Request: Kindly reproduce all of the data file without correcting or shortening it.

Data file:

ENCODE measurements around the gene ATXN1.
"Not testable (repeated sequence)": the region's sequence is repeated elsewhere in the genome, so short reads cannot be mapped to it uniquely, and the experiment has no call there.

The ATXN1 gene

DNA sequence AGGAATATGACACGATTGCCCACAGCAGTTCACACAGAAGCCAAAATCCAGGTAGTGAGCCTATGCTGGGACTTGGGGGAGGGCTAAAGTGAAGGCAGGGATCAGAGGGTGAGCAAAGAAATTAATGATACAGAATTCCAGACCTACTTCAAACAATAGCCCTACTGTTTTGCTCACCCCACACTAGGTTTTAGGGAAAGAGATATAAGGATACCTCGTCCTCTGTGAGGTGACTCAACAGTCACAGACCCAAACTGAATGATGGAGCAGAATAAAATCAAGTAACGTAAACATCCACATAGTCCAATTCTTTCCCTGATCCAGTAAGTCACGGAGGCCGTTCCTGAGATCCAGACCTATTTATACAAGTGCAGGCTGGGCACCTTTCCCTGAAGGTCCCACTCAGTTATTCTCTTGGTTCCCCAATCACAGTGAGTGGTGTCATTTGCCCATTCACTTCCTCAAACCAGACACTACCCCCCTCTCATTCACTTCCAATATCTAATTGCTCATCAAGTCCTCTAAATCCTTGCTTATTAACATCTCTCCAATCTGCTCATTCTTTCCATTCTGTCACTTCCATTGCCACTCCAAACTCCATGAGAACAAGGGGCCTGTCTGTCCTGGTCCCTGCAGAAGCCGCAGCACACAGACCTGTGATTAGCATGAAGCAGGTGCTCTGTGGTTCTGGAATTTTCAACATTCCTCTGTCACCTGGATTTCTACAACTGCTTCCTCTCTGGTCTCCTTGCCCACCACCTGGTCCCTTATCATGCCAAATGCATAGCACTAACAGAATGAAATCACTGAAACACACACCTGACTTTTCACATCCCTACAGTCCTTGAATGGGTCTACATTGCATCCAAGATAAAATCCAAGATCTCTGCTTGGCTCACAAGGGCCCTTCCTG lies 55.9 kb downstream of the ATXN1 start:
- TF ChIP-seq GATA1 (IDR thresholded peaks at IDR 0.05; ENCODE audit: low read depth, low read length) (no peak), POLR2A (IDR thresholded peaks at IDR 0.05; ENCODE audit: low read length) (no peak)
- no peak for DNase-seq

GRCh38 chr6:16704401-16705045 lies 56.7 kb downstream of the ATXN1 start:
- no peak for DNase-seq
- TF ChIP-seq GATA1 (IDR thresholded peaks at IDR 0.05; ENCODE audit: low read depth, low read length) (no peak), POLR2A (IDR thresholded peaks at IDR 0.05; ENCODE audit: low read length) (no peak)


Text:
ENCODE measurements around the gene ATXN1.
"Not testable (repeated sequence)": the region's sequence is repeated elsewhere in the genome, so short reads cannot be mapped to it uniquely, and the experiment has no call there.

The ATXN1 gene

DNA sequence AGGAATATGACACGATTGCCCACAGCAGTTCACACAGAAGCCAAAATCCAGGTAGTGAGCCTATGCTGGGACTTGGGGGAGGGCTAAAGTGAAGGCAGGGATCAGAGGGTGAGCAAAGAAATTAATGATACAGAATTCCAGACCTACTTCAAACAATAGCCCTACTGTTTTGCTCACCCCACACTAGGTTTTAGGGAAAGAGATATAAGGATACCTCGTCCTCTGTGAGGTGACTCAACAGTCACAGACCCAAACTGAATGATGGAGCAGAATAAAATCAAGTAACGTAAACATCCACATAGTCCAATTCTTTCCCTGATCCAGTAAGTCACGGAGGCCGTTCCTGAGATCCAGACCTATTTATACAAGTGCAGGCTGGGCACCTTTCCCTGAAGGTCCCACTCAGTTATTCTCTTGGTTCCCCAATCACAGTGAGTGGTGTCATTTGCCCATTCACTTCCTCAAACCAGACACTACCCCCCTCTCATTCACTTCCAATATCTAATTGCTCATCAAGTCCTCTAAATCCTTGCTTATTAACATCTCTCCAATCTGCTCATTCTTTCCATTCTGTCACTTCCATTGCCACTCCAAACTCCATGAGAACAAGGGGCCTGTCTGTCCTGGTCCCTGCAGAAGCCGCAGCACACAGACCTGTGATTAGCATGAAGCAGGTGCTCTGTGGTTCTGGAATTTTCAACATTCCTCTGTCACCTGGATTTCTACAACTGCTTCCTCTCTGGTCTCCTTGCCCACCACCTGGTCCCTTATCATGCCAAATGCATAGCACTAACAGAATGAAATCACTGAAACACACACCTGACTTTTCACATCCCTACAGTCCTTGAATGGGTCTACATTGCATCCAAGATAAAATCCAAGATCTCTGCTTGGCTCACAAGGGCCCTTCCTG lies 55.9 kb downstream of the ATXN1 start:
- TF ChIP-seq GATA1 (IDR thresholded peaks at IDR 0.05; ENCODE audit: low read depth, low read length) (no peak), POLR2A (IDR thresholded peaks at IDR 0.05; ENCODE audit: low read length) (no peak)
- no peak for DNase-seq

GRCh38 chr6:16704401-16705045 lies 56.7 kb downstream of the ATXN1 start:
- no peak for DNase-seq
- TF ChIP-seq GATA1 (IDR thresholded peaks at IDR 0.05; ENCODE audit: low read depth, low read length) (no peak), POLR2A (IDR thresholded peaks at IDR 0.05; ENCODE audit: low read length) (no peak)